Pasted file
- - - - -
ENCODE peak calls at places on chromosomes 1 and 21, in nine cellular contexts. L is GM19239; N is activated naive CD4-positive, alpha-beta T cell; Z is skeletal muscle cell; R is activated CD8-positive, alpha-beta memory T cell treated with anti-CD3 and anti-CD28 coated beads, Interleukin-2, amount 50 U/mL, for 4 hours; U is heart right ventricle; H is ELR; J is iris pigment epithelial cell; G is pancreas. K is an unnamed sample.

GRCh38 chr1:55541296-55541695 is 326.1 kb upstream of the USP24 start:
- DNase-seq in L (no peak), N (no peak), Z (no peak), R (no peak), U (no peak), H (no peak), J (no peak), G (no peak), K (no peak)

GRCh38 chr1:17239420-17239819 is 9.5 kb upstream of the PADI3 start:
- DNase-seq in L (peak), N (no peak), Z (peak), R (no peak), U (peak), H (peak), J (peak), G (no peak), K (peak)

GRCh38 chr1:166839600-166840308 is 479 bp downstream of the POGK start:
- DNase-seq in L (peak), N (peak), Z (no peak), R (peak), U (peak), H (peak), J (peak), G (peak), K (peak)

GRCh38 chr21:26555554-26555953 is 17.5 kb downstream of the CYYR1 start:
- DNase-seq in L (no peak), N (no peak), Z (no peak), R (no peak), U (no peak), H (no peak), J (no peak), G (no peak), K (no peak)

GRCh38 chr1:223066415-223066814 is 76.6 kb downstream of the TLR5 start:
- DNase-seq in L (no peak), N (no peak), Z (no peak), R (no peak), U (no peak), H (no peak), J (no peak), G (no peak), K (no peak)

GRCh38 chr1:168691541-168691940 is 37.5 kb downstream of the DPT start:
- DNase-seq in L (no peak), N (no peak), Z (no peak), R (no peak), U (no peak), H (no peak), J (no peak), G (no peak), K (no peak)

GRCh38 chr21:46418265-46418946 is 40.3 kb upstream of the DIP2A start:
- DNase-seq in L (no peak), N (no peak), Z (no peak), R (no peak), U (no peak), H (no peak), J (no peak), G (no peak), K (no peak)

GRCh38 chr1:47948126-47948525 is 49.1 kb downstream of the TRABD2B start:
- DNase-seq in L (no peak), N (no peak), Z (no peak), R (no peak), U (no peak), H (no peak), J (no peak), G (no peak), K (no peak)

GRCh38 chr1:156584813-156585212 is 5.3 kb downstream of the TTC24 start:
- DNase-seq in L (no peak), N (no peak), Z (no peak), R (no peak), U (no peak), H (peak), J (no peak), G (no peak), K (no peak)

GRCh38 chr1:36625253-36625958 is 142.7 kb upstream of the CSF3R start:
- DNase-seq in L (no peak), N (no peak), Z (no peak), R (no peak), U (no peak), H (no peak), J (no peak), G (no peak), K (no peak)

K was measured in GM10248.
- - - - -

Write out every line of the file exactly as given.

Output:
ENCODE peak calls at places on chromosomes 1 and 21, in nine cellular contexts. L is GM19239; N is activated naive CD4-positive, alpha-beta T cell; Z is skeletal muscle cell; R is activated CD8-positive, alpha-beta memory T cell treated with anti-CD3 and anti-CD28 coated beads, Interleukin-2, amount 50 U/mL, for 4 hours; U is heart right ventricle; H is ELR; J is iris pigment epithelial cell; G is pancreas. K is an unnamed sample.

GRCh38 chr1:55541296-55541695 is 326.1 kb upstream of the USP24 start:
- DNase-seq in L (no peak), N (no peak), Z (no peak), R (no peak), U (no peak), H (no peak), J (no peak), G (no peak), K (no peak)

GRCh38 chr1:17239420-17239819 is 9.5 kb upstream of the PADI3 start:
- DNase-seq in L (peak), N (no peak), Z (peak), R (no peak), U (peak), H (peak), J (peak), G (no peak), K (peak)

GRCh38 chr1:166839600-166840308 is 479 bp downstream of the POGK start:
- DNase-seq in L (peak), N (peak), Z (no peak), R (peak), U (peak), H (peak), J (peak), G (peak), K (peak)

GRCh38 chr21:26555554-26555953 is 17.5 kb downstream of the CYYR1 start:
- DNase-seq in L (no peak), N (no peak), Z (no peak), R (no peak), U (no peak), H (no peak), J (no peak), G (no peak), K (no peak)

GRCh38 chr1:223066415-223066814 is 76.6 kb downstream of the TLR5 start:
- DNase-seq in L (no peak), N (no peak), Z (no peak), R (no peak), U (no peak), H (no peak), J (no peak), G (no peak), K (no peak)

GRCh38 chr1:168691541-168691940 is 37.5 kb downstream of the DPT start:
- DNase-seq in L (no peak), N (no peak), Z (no peak), R (no peak), U (no peak), H (no peak), J (no peak), G (no peak), K (no peak)

GRCh38 chr21:46418265-46418946 is 40.3 kb upstream of the DIP2A start:
- DNase-seq in L (no peak), N (no peak), Z (no peak), R (no peak), U (no peak), H (no peak), J (no peak), G (no peak), K (no peak)

GRCh38 chr1:47948126-47948525 is 49.1 kb downstream of the TRABD2B start:
- DNase-seq in L (no peak), N (no peak), Z (no peak), R (no peak), U (no peak), H (no peak), J (no peak), G (no peak), K (no peak)

GRCh38 chr1:156584813-156585212 is 5.3 kb downstream of the TTC24 start:
- DNase-seq in L (no peak), N (no peak), Z (no peak), R (no peak), U (no peak), H (peak), J (no peak), G (no peak), K (no peak)

GRCh38 chr1:36625253-36625958 is 142.7 kb upstream of the CSF3R start:
- DNase-seq in L (no peak), N (no peak), Z (no peak), R (no peak), U (no peak), H (no peak), J (no peak), G (no peak), K (no peak)

K was measured in GM10248.